Crown: B. Davies, Office of the Crown Attorney, Oshawa
Defence: Craig Penney, Impaired & Over 80 Lawyer, Toronto
¶ 1 THE COURT: I think Mr. Davies has hit the nail on the head, in this particular case the issue has been narrowed by Mr. Penney to the question of whether or not the tests were taken as soon as practicable. In this case, unlike the cases that were referred to me by Mr. Penney, we do have evidence as to what the police officers did, from the time of the arrest to the time the tests were taken. The issue then becomes for me is whether or not the explanations as provided by the police officers fit the definition of "as soon as practicable".
¶ 2 It's a difficult decision to make because what is as soon as practicable can differ as we can see as it does between counsel but in the final result "the buck stops here" and I will have to make the decision. The legislation under which we are dealing at this time is legislation which provides a number of, as referred to by Mr. Penney as, evidentiary short cuts.
¶ 3 It is almost trite to say that when Parliament sees fit to provide evidentiary short cuts, it is absolutely necessary that the Crown and the police adhere to each and every step as required by the legislation. This case is particularly difficult in that I have the evidence of two officers, who, in my view, did everything possible to see that these tests were taken as soon as practicable. Constable Randall followed procedure absolutely — in my view — perfectly and went to 18 Division as she was instructed by dispatch, and she got there by the most efficient route, straight up Brock Street from where she was, and in my view cannot be faulted in the least and it cannot be said that she didn't do everything in her power to see that the tests were taken as soon as practicable. I am going to come back to that.
¶ 4 Constable Hickey impressed me as an experienced and very competent breathalyser technician. He also impressed me as a man who was prepared to be forthright and honest regardless of what detriment it might inure to the case that is being presented, and I commend him for that.
¶ 5 Going back to Constable Randall, and I will combine this also with Constable Hickey, the question for me now is not whether these officers did what was necessary to see that the tests were done as soon as practicable, but whether or not there was something within the system, if whether there was something systemic in the delay between the time of the arrest and the time of the taking of the tests that put this outside of the test for as soon as practicable.
¶ 6 So, in this case, we have Officer Randall, who is employed by the Ontario Provincial Police, patrolling one of the most heavily travelled corridors in southern Ontario, and we have no breathalyser technician on duty, and that's not her fault, that's not even the fault of the Ontario Provincial Police, I don't know who's fault it is but one must reasonably say that breathalyser technicians ought to be on duty for a busy detachment such as Whitby. Secondly, Constable Hickey, who was on general uniform patrol, was at the scene of an unwanted persons call.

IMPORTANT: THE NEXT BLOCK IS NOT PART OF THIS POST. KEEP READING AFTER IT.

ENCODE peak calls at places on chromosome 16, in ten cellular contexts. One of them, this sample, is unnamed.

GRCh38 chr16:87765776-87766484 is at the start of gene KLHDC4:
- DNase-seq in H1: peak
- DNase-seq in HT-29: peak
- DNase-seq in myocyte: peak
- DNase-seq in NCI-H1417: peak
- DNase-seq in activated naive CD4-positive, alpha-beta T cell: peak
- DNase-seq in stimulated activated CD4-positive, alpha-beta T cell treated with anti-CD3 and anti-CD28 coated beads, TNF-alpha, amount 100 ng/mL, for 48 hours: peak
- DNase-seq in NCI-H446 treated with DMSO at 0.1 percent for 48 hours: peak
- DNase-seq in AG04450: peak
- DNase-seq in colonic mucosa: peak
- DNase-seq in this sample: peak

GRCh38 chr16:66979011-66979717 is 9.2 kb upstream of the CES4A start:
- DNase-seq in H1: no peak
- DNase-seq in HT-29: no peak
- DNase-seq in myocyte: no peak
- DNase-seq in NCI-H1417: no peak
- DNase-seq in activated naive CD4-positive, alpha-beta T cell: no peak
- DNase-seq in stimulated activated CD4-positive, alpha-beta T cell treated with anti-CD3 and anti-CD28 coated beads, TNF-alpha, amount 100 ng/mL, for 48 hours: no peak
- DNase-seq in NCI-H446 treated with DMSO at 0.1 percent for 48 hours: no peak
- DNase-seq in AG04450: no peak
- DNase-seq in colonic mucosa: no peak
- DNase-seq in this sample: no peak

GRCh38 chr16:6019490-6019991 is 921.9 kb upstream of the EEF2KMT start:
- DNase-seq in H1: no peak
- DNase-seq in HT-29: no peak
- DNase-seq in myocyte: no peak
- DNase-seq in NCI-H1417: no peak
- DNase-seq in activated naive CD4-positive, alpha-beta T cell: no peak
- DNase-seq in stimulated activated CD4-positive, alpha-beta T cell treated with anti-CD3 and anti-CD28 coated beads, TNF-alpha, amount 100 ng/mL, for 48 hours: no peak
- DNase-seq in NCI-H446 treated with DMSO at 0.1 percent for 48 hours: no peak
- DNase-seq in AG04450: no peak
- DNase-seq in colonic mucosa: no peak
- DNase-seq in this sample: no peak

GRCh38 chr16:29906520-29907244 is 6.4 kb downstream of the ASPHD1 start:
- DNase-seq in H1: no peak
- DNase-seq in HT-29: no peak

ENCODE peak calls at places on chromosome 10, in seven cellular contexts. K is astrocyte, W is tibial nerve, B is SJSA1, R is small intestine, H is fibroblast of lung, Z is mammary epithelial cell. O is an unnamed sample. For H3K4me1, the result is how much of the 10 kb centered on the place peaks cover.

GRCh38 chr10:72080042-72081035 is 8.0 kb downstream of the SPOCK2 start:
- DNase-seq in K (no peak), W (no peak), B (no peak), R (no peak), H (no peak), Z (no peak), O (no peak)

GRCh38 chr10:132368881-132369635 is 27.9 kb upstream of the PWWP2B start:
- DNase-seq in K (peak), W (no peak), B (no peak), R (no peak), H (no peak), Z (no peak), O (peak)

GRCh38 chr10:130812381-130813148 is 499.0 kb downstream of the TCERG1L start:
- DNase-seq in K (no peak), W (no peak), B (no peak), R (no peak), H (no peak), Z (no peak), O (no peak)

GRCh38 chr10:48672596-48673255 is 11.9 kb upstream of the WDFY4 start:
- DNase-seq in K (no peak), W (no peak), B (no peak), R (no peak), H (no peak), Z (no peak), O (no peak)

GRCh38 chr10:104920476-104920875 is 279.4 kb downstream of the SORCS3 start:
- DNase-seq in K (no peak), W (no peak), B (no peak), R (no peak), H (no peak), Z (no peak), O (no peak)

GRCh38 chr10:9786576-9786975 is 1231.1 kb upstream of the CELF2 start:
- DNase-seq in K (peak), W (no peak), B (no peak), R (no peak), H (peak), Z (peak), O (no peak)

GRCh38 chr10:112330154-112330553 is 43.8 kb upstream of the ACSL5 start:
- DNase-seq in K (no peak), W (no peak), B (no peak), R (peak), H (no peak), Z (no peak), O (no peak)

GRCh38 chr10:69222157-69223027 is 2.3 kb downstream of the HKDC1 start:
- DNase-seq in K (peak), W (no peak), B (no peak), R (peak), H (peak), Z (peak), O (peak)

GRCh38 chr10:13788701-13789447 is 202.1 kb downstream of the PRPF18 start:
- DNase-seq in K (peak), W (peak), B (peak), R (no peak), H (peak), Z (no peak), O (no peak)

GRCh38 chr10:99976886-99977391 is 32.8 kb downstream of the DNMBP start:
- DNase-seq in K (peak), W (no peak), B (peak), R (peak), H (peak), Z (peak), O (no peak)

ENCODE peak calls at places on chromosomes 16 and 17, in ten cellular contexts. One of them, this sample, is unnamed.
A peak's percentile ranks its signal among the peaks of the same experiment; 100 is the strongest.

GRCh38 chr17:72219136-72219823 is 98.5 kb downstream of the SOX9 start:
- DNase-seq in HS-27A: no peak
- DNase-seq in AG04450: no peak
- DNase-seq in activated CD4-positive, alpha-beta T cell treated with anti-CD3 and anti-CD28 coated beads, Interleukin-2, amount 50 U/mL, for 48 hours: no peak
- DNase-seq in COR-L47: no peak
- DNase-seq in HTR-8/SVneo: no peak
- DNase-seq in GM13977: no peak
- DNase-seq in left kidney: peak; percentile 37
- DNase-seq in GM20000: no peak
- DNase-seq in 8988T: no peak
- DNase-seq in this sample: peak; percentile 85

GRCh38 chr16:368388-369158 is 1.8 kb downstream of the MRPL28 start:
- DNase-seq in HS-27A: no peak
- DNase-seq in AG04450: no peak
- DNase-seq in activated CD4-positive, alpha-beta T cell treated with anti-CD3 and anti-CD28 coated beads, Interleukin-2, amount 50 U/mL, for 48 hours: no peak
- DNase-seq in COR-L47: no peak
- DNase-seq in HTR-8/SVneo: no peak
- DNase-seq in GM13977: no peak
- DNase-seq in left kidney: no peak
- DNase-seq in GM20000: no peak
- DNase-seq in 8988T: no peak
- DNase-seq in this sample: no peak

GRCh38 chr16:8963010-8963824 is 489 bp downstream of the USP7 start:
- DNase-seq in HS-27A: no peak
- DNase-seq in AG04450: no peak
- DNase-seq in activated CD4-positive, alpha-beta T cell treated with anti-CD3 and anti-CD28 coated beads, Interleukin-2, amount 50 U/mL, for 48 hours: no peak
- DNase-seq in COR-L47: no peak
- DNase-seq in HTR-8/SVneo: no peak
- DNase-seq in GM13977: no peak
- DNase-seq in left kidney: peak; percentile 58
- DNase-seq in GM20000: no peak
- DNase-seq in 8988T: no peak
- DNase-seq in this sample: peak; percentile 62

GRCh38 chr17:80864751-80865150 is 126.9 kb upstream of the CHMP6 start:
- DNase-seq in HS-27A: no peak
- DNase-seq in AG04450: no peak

¶ 7 I have no difficulty with the time it took him to clear at that scene, but I question the decision made by dispatch to have him turn around just as he approached 18 Division and then proceed to the south end of Whitby. A decision had to be made by a person who was utilizing the limited resources available to them as to which crime needs the most immediate investigation. A decision was made and that may well have been the right decision to make in the circumstances.
¶ 8 The fact remains that the resources weren't there and weren't available to Constable Hickey to enable him to follow through on the Over 80 investigation. Next Constable Hickey, to his credit, noticed immediately that the timer had been tampered with on the machine, the machine hadn't been turned on and he found himself in the position where he had to rectify that. He also found himself in the position where he had to change the standard because someone had failed to do that, that may have well been because people were shorthanded again, but it does constitute an, if you will, systemic problem that caused the delay.
¶ 9 Taking all of those things together, not just one, but taking all of those things together, in my view the tests were not taken within the spirit of the legislation, as soon as practicable, through no fault of either of these officers and I want them to understand that. It may well be that I am not interpreting "as soon as practicable" correctly, but in my view it is analogous to the situation that we had when there was delay getting to trial — where it was systemic delay which could not be laid at the feet of either side were seen as delays that had to be taken into consideration
¶ 10 Accordingly I find that the test "as soon as practicable" has not been made out. The Crown cannot rely on the presumption, and therefore the accused is acquitted.